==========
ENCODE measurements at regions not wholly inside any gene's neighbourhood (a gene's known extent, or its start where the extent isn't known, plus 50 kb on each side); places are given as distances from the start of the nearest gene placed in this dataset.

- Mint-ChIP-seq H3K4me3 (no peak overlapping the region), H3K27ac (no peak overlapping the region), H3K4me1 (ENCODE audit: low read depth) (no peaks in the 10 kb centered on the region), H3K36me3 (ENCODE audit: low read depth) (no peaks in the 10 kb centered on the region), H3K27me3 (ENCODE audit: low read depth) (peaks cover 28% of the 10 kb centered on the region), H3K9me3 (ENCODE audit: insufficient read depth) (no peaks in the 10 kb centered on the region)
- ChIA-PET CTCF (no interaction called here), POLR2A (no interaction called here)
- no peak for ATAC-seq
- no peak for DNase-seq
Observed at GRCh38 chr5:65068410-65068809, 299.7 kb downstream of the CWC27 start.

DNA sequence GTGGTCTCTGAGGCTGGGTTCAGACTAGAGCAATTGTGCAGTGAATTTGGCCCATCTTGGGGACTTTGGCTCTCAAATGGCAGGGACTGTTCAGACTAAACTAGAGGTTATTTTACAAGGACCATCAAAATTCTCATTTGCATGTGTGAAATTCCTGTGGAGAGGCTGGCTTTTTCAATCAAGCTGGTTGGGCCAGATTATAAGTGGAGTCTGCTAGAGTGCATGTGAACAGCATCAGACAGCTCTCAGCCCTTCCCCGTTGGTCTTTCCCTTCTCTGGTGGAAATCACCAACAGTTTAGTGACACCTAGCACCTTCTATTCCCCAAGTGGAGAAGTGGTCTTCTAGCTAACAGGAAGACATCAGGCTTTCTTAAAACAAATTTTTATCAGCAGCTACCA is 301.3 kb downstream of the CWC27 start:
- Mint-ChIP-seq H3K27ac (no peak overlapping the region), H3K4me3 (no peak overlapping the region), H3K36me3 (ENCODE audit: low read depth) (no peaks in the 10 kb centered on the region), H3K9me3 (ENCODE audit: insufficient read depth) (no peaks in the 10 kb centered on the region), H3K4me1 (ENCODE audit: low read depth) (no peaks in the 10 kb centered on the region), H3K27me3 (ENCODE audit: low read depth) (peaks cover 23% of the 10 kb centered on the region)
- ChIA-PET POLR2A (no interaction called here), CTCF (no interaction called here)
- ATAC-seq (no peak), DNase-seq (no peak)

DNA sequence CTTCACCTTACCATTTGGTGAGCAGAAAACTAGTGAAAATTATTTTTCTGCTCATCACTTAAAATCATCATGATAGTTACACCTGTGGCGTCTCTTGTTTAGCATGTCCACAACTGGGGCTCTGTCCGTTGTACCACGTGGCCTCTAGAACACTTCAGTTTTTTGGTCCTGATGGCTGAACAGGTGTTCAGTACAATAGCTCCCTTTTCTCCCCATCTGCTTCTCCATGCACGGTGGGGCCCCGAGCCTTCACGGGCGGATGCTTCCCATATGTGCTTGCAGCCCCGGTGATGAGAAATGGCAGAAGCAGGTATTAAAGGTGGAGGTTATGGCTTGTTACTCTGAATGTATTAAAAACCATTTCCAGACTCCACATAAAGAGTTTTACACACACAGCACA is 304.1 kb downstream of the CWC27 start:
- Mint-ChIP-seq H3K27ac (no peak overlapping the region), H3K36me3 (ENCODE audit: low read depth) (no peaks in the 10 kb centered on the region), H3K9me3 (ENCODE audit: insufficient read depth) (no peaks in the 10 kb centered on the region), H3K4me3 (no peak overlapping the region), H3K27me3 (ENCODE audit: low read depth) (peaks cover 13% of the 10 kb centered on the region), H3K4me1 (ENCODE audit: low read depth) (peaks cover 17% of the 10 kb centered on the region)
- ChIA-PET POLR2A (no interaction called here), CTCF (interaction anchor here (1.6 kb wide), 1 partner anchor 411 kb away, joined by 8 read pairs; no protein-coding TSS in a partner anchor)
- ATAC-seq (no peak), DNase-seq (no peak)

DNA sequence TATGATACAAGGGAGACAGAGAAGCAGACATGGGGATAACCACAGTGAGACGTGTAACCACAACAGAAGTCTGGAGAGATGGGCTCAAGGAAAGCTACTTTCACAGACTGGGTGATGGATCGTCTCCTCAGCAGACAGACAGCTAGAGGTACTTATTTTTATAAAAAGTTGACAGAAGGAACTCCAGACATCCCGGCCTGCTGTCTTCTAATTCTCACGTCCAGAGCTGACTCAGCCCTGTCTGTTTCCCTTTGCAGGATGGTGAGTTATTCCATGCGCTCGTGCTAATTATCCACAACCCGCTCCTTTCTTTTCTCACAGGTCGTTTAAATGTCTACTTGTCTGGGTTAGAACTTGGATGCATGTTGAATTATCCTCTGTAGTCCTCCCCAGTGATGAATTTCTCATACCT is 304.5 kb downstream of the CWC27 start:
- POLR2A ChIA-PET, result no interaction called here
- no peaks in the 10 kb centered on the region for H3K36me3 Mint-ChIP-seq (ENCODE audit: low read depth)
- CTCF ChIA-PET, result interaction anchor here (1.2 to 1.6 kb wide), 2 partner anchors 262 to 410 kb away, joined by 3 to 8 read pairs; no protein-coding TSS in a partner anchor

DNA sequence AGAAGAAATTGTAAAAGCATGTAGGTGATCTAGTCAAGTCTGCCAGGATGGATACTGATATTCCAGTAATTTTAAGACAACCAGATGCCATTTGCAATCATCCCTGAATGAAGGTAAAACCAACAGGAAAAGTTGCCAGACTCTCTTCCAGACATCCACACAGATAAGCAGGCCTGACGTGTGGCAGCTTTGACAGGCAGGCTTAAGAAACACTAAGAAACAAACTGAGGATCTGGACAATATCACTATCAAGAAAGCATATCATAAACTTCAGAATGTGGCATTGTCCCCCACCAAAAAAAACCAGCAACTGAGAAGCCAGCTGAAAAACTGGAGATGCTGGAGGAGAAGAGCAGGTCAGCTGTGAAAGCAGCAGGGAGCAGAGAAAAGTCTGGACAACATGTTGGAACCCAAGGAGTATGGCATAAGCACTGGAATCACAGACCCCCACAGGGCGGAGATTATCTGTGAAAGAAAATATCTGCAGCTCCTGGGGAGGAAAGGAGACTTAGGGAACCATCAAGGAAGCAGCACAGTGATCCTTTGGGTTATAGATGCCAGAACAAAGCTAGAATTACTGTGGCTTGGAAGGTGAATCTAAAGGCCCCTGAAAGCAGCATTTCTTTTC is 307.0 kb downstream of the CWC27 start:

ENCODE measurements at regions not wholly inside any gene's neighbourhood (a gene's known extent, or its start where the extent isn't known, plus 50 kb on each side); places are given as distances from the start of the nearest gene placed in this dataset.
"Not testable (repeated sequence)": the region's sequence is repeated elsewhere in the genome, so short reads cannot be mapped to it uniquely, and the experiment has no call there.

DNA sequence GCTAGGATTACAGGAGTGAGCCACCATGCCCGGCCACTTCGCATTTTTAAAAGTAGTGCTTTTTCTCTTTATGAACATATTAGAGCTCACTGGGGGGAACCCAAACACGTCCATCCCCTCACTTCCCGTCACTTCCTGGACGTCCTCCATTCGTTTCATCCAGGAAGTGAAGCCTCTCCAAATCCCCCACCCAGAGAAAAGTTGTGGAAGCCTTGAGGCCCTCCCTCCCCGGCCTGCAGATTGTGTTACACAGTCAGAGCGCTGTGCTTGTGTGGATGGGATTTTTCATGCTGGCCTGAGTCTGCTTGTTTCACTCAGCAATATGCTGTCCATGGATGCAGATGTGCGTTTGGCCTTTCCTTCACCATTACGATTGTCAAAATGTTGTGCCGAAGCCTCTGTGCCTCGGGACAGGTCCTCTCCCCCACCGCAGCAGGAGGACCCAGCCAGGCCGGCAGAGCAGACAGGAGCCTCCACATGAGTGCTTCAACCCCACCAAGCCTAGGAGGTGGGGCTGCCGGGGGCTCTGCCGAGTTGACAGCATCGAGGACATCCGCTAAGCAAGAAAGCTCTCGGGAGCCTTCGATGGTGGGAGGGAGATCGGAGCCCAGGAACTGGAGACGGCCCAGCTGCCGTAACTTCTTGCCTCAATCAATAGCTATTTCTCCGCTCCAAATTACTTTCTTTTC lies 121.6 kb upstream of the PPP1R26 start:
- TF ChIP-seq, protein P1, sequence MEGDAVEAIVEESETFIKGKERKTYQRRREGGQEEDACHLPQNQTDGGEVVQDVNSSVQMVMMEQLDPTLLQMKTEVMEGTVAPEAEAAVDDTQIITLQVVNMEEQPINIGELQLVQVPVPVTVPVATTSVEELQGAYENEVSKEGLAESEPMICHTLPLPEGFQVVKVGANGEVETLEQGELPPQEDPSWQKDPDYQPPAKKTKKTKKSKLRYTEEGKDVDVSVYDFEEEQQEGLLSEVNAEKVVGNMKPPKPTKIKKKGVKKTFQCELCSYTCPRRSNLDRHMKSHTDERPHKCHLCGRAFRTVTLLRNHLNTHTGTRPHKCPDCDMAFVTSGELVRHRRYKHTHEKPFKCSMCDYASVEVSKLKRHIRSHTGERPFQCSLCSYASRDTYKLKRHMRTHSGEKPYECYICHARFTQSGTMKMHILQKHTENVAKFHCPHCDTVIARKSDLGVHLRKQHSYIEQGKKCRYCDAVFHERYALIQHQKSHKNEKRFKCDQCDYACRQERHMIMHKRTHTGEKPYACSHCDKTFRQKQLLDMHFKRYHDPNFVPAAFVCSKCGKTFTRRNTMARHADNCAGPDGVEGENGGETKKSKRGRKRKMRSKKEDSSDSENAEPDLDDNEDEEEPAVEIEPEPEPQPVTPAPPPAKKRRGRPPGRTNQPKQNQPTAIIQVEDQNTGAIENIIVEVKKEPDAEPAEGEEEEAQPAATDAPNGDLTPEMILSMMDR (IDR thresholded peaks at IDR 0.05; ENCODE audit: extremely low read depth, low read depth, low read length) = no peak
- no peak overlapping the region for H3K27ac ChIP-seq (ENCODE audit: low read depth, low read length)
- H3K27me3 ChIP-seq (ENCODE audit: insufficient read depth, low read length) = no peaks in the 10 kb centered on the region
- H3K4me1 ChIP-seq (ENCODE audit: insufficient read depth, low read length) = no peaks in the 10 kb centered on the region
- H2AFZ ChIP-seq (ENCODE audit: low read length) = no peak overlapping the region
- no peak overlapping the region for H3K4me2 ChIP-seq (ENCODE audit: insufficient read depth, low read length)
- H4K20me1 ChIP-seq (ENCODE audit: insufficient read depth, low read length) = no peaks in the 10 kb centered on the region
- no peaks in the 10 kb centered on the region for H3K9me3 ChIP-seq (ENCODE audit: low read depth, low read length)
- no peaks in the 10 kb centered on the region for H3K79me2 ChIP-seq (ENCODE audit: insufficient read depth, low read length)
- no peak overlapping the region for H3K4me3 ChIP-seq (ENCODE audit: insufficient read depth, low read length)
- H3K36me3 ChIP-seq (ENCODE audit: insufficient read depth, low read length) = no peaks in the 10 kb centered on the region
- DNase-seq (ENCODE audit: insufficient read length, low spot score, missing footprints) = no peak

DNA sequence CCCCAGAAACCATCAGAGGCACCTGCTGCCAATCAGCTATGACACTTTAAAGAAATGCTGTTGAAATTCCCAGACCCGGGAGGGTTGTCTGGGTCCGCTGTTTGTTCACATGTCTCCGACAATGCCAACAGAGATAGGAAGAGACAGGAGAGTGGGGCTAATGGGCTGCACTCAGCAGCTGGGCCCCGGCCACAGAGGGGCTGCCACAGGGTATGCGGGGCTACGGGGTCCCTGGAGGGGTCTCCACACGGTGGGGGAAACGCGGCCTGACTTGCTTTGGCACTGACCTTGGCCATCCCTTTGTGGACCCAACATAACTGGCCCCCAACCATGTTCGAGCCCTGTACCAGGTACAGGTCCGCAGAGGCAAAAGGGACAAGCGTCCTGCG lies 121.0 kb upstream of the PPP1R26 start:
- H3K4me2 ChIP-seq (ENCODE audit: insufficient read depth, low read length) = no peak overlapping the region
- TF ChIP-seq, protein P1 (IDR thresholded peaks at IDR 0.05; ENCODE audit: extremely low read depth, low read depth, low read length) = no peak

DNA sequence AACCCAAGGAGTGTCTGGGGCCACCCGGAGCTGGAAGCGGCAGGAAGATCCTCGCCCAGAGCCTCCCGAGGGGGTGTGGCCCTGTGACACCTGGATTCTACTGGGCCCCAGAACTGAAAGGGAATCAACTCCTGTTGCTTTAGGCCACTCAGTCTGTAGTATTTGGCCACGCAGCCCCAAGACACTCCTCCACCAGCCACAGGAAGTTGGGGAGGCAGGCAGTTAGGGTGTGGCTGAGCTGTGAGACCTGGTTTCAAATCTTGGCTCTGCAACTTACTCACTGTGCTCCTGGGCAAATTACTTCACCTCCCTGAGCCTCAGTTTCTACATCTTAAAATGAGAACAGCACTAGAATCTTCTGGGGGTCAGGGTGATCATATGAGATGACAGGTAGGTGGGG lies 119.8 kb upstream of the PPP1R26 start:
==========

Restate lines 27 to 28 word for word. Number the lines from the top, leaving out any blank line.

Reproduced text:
- H2AFZ ChIP-seq (ENCODE audit: low read length) = no peak overlapping the region
- no peak overlapping the region for H3K4me2 ChIP-seq (ENCODE audit: insufficient read depth, low read length)